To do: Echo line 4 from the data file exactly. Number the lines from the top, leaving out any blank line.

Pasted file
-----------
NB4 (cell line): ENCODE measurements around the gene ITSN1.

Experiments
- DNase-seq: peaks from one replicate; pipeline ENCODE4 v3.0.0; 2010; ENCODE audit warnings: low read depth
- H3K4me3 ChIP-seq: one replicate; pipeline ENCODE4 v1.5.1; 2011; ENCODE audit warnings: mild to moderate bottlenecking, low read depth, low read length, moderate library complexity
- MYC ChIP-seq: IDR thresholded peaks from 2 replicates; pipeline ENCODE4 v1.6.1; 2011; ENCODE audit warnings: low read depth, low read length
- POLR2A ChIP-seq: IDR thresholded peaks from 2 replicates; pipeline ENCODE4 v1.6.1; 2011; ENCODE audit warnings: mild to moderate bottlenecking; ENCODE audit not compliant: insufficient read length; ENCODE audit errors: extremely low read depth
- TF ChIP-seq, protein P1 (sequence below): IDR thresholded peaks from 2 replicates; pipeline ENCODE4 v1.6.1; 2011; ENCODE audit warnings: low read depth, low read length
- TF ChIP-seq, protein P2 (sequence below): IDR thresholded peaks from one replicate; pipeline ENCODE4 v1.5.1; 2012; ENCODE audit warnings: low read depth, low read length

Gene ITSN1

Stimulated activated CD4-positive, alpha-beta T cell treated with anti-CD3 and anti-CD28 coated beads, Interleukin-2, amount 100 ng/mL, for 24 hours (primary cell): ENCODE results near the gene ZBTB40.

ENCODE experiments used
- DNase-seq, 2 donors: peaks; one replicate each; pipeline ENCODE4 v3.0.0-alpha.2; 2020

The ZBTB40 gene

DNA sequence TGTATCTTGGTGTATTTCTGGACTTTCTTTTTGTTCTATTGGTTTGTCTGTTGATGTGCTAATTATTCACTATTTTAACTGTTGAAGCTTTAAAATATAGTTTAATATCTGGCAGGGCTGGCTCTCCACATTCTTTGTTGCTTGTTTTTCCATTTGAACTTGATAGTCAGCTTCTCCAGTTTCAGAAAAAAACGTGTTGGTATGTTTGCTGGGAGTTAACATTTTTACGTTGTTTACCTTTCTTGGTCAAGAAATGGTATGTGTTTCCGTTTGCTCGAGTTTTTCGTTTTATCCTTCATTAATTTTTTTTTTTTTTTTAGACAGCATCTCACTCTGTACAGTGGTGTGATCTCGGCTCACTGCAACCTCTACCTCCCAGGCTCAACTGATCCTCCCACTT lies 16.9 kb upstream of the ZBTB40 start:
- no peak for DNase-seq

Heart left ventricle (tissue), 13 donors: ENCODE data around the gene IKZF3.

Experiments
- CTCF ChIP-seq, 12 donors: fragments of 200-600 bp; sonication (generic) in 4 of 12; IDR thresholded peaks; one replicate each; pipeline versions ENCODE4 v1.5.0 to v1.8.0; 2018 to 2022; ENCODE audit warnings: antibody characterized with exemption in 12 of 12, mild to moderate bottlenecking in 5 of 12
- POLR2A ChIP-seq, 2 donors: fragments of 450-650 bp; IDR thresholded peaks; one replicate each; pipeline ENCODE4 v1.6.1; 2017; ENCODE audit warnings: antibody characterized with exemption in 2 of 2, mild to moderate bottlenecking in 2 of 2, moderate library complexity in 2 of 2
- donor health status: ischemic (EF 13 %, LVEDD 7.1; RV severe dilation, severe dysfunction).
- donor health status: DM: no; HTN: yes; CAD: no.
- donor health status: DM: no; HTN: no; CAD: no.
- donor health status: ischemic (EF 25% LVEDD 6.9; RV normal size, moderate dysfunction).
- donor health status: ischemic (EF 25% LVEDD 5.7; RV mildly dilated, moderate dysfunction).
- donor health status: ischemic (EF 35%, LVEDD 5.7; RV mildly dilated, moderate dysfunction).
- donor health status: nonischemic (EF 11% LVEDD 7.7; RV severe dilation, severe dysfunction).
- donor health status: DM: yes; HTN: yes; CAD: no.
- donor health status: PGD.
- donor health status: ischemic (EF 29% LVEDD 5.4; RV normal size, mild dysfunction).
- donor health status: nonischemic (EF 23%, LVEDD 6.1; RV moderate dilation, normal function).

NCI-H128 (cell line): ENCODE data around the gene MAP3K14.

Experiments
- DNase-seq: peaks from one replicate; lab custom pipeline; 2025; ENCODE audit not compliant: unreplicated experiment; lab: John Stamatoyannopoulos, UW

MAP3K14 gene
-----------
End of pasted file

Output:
- H3K4me3 ChIP-seq: one replicate; pipeline ENCODE4 v1.5.1; 2011; ENCODE audit warnings: mild to moderate bottlenecking, low read depth, low read length, moderate library complexity